For example, those who remember the Great Recession of 2008-2009 often don’t realize that in spite of it being the worst market environment since the Great Depression, it only took about 4½ years for the S&P 500 to recover the ground it lost. And since its 2008 trough, the S&P has finished in negative territory only once (in 2018) and has delivered double-digit total returns, including dividends, in seven out of the last 10 calendar years.

Shifting team resources

In many cases, short- and long-term monetary teams work side by side in the same location, such as in a mix of stock, bond and cash investments in a taxable portfolio, IRA or 529 plan. And sometimes situations call for transferring assets from one team to the other.

For example, when you set up a 529 plan for your newborn daughter, most of the money will initially work for the long-term team, investing in stocks and bonds to maximize growth potential. But when she enters high school, you might start shifting more of these assets — say a year’s worth of tuition — to the 529 plan’s money market option to help make sure this money doesn’t lose value before that first tuition bill arrives.

Another example: You’re retired and want to build your one-to-three-year “retirement reserves” workforce. You may want to fund this cash cushion with required minimum distributions from your 401(k) plan or traditional IRA accounts or with cash in your taxable accounts. That way you may have enough spending money for the next few years so you won’t need to shift additional assets from your long-term retirement team at a bad time, such as during a market downturn.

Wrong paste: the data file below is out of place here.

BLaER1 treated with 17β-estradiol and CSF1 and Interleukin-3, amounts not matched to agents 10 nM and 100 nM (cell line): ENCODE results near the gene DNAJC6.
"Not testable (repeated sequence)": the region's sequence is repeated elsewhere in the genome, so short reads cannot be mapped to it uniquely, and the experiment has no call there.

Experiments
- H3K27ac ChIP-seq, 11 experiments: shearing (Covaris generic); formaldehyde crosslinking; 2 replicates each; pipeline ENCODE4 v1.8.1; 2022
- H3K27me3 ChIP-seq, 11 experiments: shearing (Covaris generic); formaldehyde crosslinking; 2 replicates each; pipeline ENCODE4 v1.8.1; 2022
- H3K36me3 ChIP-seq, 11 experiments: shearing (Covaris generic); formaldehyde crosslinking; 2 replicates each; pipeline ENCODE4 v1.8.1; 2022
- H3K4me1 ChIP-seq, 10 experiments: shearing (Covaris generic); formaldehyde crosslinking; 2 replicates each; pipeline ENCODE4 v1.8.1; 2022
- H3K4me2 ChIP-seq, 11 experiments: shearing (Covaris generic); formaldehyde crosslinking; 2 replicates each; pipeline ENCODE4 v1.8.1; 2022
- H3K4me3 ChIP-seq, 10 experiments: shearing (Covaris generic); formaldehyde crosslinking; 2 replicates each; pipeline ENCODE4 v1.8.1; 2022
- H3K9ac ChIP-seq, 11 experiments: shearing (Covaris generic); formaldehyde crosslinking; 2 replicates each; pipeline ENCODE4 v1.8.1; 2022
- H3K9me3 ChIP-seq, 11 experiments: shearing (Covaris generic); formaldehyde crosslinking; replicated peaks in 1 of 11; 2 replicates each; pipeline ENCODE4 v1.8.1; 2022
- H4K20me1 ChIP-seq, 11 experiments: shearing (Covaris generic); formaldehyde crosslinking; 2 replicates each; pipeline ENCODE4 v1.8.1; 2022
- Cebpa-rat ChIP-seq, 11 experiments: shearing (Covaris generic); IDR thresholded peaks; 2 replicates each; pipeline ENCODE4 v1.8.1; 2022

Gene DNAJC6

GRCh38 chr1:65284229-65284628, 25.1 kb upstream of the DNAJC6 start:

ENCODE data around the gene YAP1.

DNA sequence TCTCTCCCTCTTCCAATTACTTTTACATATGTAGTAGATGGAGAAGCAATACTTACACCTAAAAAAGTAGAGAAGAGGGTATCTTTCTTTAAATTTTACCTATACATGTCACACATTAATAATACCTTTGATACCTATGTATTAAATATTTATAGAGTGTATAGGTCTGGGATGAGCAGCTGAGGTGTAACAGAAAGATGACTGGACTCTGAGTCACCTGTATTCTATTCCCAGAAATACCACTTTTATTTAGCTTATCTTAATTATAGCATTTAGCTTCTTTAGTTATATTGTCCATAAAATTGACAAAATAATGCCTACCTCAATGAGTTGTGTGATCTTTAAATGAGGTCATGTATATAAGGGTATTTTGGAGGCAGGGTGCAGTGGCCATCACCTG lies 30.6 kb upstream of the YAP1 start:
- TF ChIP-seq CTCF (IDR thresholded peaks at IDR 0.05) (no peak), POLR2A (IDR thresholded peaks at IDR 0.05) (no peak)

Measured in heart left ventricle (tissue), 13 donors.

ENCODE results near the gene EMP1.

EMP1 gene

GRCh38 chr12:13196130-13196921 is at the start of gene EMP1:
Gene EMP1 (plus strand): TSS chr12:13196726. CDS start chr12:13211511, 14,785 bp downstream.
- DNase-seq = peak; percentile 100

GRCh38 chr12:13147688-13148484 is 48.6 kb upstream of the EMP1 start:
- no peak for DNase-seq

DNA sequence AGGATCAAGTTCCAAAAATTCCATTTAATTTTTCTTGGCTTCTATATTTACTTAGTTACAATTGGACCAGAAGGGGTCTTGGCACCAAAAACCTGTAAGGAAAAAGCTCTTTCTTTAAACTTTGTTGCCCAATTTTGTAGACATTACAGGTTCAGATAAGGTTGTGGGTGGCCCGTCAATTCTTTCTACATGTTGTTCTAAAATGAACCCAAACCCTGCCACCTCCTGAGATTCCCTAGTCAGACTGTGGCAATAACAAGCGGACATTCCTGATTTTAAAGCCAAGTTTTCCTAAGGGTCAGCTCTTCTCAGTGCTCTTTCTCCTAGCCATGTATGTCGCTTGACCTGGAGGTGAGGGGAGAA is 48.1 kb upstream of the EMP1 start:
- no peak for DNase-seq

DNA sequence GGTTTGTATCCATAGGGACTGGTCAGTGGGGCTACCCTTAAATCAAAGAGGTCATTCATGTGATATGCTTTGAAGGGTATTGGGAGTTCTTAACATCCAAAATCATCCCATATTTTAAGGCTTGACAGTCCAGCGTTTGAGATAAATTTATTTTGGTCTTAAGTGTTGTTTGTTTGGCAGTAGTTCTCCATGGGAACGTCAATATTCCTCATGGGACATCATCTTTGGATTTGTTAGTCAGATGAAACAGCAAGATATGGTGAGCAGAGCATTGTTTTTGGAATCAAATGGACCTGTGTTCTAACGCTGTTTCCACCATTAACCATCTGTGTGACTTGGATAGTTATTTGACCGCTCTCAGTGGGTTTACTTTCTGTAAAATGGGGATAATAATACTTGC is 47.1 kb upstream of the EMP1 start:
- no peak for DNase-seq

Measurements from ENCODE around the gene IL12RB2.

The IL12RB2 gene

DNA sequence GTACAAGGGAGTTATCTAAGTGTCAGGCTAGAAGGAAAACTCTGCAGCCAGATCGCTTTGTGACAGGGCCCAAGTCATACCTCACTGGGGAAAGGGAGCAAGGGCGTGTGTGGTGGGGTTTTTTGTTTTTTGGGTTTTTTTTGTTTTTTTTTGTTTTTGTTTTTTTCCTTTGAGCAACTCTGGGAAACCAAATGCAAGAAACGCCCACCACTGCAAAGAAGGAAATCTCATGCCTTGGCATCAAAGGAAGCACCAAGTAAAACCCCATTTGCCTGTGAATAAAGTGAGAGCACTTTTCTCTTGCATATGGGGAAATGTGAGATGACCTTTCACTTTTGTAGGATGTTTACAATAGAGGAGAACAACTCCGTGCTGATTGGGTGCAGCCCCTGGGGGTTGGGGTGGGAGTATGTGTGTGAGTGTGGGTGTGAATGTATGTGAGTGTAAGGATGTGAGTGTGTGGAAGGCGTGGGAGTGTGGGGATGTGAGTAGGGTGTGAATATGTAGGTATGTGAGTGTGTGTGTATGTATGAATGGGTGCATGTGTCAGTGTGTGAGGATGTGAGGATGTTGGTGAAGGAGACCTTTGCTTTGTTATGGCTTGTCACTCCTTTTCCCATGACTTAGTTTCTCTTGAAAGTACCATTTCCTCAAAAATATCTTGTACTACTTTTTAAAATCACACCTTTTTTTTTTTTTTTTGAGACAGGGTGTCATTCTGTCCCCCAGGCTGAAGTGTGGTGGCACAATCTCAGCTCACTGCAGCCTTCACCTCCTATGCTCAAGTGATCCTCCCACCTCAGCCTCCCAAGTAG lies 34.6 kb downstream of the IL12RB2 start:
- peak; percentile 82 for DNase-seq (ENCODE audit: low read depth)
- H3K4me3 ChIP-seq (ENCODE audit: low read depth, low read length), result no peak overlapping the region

Allocating your workforce

How effectively you can build and effectively manage your short- and long-term monetary teams depends on a number of factors, including:

  • How well you’ve defined your financial goals and monetary needs;
  • How much of your current income or savings you can assign to each of these teams; and
  • Your willingness to let your long-term team do its job unimpeded, even during periods of market instability.

You don’t have to go it alone

Just because you’re the CEO doesn’t mean you have to make decisions in a vacuum. A financial adviser or financial planner can help you evaluate all of your financial goals and resources and help develop strategies to equip your monetary workforce with the tools and direction it needs to do its many jobs effectively.

This material has been provided for general informational purposes only and does not constitute either tax or legal advice. All investing involves risk. Past performance is no guarantee of future results. Diversification, asset allocation, or any other investment strategy cannot assure a profit or protect against a loss in declining markets. The S&P 500 Index is a broad-based measurement of changes in stock market conditions based on the average performance of 500 widely held common stocks.

Securities offered through Commonwealth Financial Network®, Member FINRA/SIPC, a Registered Investment Adviser. Financial planning services offered by Canby Financial Advisors are separate and unrelated to Commonwealth.


This article was written by and presents the views of our contributing adviser, not the Kiplinger editorial staff. You can check adviser records with the SEC or with FINRA.

Chris Gullotti, CFP®
Financial Adviser, Partner, Canby Financial Advisors

Chris Gullotti, CFP® is a financial adviser and Partner at Canby Financial Advisors in Framingham, MA. He has an MS in Financial Planning from Bentley College. He brings a big picture view to each client's situation and works cooperatively with his clients' other financial professionals, including family attorneys, tax professionals and insurance advisers.

Securities and advisory services offered through Commonwealth Financial Network®, Member FINRA/SIPC, a Registered Investment Adviser.